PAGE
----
Tuesday, September 15, 2009
Alan Greenspan, the man once regarded as the world’s most powerful banker declared that the Iraq war was ‘largely’ about oil. First appointed by Ronald Reagan in 1987 and retired last year after serving four presidents, Greenspan made the admission in his long-awaited memoir, The Age of Turbulence: Adventures in a New World, available in bookstores tomorrow.
Now 81, Greenspan, 81, who served as chairman of the US Federal Reserve for almost two decades, writes:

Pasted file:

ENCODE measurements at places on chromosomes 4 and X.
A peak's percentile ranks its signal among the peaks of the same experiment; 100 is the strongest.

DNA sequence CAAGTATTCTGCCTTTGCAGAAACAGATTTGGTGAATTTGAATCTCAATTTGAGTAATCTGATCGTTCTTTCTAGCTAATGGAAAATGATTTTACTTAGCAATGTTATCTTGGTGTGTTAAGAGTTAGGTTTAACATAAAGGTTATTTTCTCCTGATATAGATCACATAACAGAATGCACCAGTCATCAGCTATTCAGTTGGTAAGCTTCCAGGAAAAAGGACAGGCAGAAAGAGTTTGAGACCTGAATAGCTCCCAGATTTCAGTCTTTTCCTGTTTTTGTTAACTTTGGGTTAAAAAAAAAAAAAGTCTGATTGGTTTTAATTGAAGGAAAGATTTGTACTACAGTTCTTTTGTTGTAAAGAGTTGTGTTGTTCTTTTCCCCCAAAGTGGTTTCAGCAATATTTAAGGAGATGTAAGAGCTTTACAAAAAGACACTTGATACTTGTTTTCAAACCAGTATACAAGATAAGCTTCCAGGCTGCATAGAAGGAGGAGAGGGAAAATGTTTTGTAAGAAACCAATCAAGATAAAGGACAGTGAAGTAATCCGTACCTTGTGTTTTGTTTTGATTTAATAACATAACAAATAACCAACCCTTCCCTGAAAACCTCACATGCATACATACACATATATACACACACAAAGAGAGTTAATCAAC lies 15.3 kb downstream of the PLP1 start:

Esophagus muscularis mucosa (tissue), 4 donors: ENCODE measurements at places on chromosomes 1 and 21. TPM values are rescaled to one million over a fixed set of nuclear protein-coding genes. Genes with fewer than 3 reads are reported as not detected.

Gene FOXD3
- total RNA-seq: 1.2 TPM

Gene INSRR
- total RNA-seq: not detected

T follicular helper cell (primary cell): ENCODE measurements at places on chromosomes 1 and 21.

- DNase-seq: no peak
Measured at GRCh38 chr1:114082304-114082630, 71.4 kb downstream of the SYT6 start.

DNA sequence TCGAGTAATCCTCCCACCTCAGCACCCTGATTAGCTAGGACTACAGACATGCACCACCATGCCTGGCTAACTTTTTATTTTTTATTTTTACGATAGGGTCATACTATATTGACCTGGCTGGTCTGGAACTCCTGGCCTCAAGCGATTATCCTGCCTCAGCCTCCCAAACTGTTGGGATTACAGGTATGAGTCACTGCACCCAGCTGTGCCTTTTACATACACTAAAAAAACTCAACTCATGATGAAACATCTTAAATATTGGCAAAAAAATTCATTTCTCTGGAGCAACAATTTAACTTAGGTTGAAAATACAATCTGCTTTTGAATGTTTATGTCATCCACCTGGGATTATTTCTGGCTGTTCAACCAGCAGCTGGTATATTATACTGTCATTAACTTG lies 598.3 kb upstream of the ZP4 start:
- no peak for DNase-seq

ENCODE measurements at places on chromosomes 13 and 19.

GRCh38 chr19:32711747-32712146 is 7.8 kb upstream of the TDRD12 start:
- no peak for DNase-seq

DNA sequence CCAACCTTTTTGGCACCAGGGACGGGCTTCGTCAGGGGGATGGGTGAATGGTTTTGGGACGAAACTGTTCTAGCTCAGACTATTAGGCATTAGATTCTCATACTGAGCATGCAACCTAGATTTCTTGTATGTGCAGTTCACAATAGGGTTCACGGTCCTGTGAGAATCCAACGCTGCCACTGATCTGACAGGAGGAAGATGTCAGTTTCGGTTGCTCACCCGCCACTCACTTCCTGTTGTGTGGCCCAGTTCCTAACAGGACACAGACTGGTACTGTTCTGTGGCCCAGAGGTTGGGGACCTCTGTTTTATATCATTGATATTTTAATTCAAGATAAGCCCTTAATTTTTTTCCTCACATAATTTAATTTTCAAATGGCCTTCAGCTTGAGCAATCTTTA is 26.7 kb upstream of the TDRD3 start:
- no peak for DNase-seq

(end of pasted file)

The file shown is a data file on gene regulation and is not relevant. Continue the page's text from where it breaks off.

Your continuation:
‘I am saddened that it is politically inconvenient to acknowledge what everyone knows: the Iraq war is largely about oil.’
In The Age of Turbulence: Adventures in a New World, he is also crystal clear on his opinion of his last two bosses, harshly criticising George W Bush for ‘abandoning fiscal constraint’ and praising Bill Clinton’s anti-deficit policies during the Nineties as ‘an act of political courage’. He also speaks of Clinton’s sharp and ‘curious’ mind, and ‘old-fashioned’ caution about the dangers of debt.
Greenspan’s damning comments about the war come as a survey of Iraqis, which was released last week, claims that up to 1.2 million people may have died because of the conflict in Iraq, lending weight to a 2006 survey in the Lancet that reported similarly high levels.